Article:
After stuffing myself with hash-brown casserole and cheese grits for almost two weeks in Atlanta, we headed back to the airport to fly north, to Philadelphia, to see my parents and one of my brothers. Once again, we caught a lucky break and Ava slept like a mummy in her sling during the entire flight. At least until the landing. It was safe to say that we didn’t have ‘Sully’ Sullenberger at the helm on this one. The last 30 minutes of the flight felt like a bombing run in a B-17, while taking flak from the Germans.
As we entered the final descent, it was almost as if the pilot had turned the stick over to a 4th grader. We were in a martini shaker with 130 other people, our asses being lifted up and down from the seats. Instead of ‘easing her in’ on the landing, as soon as we hit the tarmac, the Anti-Sully decided to slam on the brakes like we were about to crash into the mall or something. It was a relief to put my sneakers on the ground and I couldn’t believe that Ava slept through that mess.
Stepping off of the plane was an even larger buzzkill. There was snow on the ground and the wind chill factor put it well below zero. I didn’t want Ava to be outside for more than a few seconds or she’d freeze up like carbonite Han Solo, so we had my Dad pull up to the door for a quick hand-off to get her in the car. It took about an hour to get to my parents house and even though Ava probably won’t remember, it was her first time seeing snow. It was also her first time on the Pennsylvania Turnpike, which probably wasn’t nearly as exciting.
That night, we got Ava ready to go to her first bar, the Spinnerstown Hotel. I wasn’t blessed with the ability to dress a girl, so Jen usually picks out most of the outfits. After her bath, I’m usually on drying detail and making sure she doesn’t roll off of the bed. In this particular instance, I’m really just hoping that she isn’t shitting in her robe.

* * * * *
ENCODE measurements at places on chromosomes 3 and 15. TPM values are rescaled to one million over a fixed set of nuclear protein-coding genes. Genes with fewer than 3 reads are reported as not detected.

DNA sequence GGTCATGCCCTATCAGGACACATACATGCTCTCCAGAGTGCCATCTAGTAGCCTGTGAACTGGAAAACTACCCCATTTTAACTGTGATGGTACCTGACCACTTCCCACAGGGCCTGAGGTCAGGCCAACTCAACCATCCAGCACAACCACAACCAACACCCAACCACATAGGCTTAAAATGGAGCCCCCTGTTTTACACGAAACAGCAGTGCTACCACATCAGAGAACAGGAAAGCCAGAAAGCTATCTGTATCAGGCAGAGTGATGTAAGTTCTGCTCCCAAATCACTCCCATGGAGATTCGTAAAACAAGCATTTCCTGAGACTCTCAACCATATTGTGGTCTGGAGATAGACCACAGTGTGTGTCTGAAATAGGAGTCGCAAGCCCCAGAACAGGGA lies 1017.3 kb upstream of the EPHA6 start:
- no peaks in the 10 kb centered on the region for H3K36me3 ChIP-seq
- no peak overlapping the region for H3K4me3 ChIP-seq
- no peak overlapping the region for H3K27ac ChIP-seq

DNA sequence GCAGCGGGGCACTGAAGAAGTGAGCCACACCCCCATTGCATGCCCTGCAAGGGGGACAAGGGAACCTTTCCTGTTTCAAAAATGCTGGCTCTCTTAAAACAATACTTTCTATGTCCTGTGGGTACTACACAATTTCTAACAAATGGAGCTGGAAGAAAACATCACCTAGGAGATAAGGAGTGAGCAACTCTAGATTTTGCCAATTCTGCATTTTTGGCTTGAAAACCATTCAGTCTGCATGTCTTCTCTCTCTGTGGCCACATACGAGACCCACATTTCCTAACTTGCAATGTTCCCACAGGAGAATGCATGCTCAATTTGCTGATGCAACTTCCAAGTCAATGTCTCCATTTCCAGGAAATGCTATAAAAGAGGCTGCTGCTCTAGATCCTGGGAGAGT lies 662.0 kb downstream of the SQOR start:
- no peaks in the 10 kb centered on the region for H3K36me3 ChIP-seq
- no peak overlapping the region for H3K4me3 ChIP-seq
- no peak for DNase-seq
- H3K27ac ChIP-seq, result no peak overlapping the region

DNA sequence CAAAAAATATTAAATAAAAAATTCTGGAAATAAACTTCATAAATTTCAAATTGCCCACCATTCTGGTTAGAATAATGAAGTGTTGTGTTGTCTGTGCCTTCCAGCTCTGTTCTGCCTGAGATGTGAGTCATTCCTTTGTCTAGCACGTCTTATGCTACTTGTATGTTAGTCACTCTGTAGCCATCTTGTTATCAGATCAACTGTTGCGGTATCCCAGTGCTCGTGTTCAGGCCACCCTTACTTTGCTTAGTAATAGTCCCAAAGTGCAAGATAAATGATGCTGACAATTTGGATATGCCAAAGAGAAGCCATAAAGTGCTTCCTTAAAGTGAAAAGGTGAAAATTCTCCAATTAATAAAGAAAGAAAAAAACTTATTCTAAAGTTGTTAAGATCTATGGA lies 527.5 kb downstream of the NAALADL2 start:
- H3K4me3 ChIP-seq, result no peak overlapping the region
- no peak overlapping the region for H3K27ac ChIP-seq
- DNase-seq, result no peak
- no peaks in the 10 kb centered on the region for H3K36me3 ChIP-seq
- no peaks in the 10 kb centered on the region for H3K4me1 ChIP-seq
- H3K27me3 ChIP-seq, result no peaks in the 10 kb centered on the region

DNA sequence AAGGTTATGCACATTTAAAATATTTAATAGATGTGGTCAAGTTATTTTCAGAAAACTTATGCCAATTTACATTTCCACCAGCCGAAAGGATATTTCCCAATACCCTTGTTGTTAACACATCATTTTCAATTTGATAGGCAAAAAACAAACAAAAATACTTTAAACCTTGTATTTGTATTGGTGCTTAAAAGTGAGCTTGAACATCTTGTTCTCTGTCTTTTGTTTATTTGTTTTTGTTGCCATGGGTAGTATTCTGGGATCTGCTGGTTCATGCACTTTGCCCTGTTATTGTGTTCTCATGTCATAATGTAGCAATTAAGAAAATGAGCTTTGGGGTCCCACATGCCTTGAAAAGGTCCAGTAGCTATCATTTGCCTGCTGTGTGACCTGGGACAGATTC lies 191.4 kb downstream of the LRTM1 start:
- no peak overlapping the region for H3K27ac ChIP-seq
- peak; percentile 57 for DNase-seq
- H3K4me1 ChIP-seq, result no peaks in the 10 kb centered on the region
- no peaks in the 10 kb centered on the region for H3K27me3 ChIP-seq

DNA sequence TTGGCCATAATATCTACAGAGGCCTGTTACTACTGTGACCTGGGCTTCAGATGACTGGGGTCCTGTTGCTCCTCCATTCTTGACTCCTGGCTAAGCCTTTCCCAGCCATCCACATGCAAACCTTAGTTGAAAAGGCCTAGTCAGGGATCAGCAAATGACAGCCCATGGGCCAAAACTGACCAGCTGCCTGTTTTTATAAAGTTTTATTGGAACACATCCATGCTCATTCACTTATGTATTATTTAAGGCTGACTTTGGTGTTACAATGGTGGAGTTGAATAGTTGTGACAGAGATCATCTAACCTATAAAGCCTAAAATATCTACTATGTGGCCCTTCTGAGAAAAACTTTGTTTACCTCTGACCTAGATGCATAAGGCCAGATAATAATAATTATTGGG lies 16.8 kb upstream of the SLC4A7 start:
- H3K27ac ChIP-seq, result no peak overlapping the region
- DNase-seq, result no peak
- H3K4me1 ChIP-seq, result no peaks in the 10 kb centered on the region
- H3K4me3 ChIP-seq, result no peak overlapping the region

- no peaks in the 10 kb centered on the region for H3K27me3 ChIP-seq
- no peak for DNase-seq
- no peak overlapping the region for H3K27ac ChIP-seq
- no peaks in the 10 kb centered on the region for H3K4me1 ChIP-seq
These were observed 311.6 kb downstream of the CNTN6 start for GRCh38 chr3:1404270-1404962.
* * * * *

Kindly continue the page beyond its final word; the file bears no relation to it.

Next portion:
Most of the bars where I grew up are old stone hotels that have been converted into both a bar and restaurant. The hotel was packed with holiday revelers and we decided to forego the bar area and class it up in the restaurant section, as the drunk roofers in the bar probably weren’t going to put out their Marlboro Reds for my kid. I was reunited with two of my old friends, Yuengling Lager and church pierogies. Both were easy on the eyes, but not so much on the midriff. The ride home proved to be a little dicey and it was my first time driving on black ice with precious cargo on board. White knuckled Aunt Polly!
As we pulled up the driveway, I experienced a Norman Rockwell moment with snow hanging on the boughs of the trees and candles in each of the windows. Ava slept in her Pack ‘n Play in front of my Dad’s ‘birdwatching’ window as the wood stove crackled in the background. We had beers in frosted mugs and watched the end of ‘Christmas Vacation’. The holidays just wouldn’t be the same without Cousin Eddie telling me that the shitter was full. So maybe it was part Norman Rockwell, part Al Bundy, but it was great.
It snowed again overnight and we decided to let my Mom and Dad have some fun with the baby while we ate breakfast in bed. After eating, we watched my Dad snow-blow the driveway and chop up some firewood, then got Ava ready to meet her Uncle Eric for the first time.
Holding a baby can be seriously nerve-wracking, especially if it’s not yours. Eric was always good at tucking a football into his arm, so I went with that analogy when offering her up for the first time. After a few minutes of initial awkwardness, the color came back into his face and I think he realized how amazing the situation was. That afternoon, we got the chance to introduce Ava to her Great-Grandparents, which was also very cool. Not everyone gets to sit in the same room with 4 generations of family. She may not remember it, but we certainly will.
After living out of suitcases for the better part of December, we packed up the circus and headed back to California. Things were about to get interesting.